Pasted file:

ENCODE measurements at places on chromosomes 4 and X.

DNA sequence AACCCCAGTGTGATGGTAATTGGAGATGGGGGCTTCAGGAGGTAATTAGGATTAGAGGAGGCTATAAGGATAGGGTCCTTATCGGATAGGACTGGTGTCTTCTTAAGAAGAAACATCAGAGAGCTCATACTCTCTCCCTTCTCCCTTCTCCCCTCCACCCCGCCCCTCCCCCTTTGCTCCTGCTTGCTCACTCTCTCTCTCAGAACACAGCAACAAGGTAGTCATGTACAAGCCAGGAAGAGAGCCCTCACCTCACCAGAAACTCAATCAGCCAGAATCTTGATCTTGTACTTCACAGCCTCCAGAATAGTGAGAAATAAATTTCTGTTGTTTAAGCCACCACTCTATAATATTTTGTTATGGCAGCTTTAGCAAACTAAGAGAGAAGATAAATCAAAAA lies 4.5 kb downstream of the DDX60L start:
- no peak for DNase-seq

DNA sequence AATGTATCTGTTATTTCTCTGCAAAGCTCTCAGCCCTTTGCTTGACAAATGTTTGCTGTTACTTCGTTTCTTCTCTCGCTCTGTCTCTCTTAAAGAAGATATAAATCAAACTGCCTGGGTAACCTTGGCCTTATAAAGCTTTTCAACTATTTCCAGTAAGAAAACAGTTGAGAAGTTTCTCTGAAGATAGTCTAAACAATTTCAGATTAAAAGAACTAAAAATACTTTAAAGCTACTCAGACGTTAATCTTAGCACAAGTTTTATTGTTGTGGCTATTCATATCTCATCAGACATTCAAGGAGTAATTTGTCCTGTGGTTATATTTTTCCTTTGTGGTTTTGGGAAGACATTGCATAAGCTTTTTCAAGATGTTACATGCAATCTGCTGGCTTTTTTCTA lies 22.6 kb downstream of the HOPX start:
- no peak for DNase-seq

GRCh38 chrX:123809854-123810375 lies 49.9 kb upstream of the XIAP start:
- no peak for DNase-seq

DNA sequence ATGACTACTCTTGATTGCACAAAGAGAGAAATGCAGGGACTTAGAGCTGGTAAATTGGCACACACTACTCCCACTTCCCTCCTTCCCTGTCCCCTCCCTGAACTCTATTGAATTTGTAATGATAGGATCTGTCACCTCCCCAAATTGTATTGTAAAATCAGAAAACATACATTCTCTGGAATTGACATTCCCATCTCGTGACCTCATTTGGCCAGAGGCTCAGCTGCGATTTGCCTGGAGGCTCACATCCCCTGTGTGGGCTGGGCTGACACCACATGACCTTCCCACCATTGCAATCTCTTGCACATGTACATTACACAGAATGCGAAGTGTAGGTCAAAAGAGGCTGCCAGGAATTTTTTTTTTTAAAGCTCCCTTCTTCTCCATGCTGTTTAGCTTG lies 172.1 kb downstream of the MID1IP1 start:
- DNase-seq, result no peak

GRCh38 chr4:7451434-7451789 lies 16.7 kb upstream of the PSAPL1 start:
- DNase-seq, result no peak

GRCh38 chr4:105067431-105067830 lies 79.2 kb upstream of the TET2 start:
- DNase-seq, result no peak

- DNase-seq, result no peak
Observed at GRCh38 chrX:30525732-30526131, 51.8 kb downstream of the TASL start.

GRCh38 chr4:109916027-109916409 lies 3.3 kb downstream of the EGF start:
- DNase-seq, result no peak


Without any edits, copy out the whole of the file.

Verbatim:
ENCODE measurements at places on chromosomes 4 and X.

DNA sequence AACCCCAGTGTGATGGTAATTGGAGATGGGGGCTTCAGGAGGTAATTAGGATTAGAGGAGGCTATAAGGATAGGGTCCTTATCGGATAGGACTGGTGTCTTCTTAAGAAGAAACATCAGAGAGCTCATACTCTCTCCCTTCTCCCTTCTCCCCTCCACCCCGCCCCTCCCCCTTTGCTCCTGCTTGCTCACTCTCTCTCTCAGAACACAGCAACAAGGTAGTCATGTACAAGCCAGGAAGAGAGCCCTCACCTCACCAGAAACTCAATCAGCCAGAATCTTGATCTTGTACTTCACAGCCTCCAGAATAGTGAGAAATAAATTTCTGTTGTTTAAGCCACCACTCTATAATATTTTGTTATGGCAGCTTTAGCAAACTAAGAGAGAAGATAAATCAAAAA lies 4.5 kb downstream of the DDX60L start:
- no peak for DNase-seq

DNA sequence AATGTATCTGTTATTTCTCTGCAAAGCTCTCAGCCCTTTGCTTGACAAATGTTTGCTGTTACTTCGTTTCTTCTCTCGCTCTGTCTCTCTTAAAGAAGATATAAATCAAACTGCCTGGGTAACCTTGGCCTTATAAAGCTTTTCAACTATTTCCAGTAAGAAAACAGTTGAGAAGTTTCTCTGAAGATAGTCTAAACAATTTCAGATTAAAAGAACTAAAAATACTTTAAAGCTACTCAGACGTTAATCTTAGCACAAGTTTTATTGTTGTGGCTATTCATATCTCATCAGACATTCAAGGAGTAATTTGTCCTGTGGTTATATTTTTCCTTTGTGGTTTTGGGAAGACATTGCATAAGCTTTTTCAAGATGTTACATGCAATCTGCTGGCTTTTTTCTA lies 22.6 kb downstream of the HOPX start:
- no peak for DNase-seq

GRCh38 chrX:123809854-123810375 lies 49.9 kb upstream of the XIAP start:
- no peak for DNase-seq

DNA sequence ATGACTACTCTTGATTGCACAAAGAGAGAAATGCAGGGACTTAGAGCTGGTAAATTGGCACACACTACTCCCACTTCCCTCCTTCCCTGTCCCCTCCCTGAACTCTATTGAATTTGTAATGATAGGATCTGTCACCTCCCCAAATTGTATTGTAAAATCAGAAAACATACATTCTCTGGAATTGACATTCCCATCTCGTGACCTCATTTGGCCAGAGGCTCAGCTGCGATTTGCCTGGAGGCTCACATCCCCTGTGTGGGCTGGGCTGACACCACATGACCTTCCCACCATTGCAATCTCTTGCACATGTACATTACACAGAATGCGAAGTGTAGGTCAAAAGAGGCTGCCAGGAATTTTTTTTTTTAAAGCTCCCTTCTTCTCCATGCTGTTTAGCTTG lies 172.1 kb downstream of the MID1IP1 start:
- DNase-seq, result no peak

GRCh38 chr4:7451434-7451789 lies 16.7 kb upstream of the PSAPL1 start:
- DNase-seq, result no peak

GRCh38 chr4:105067431-105067830 lies 79.2 kb upstream of the TET2 start:
- DNase-seq, result no peak

- DNase-seq, result no peak
Observed at GRCh38 chrX:30525732-30526131, 51.8 kb downstream of the TASL start.

GRCh38 chr4:109916027-109916409 lies 3.3 kb downstream of the EGF start:
- DNase-seq, result no peak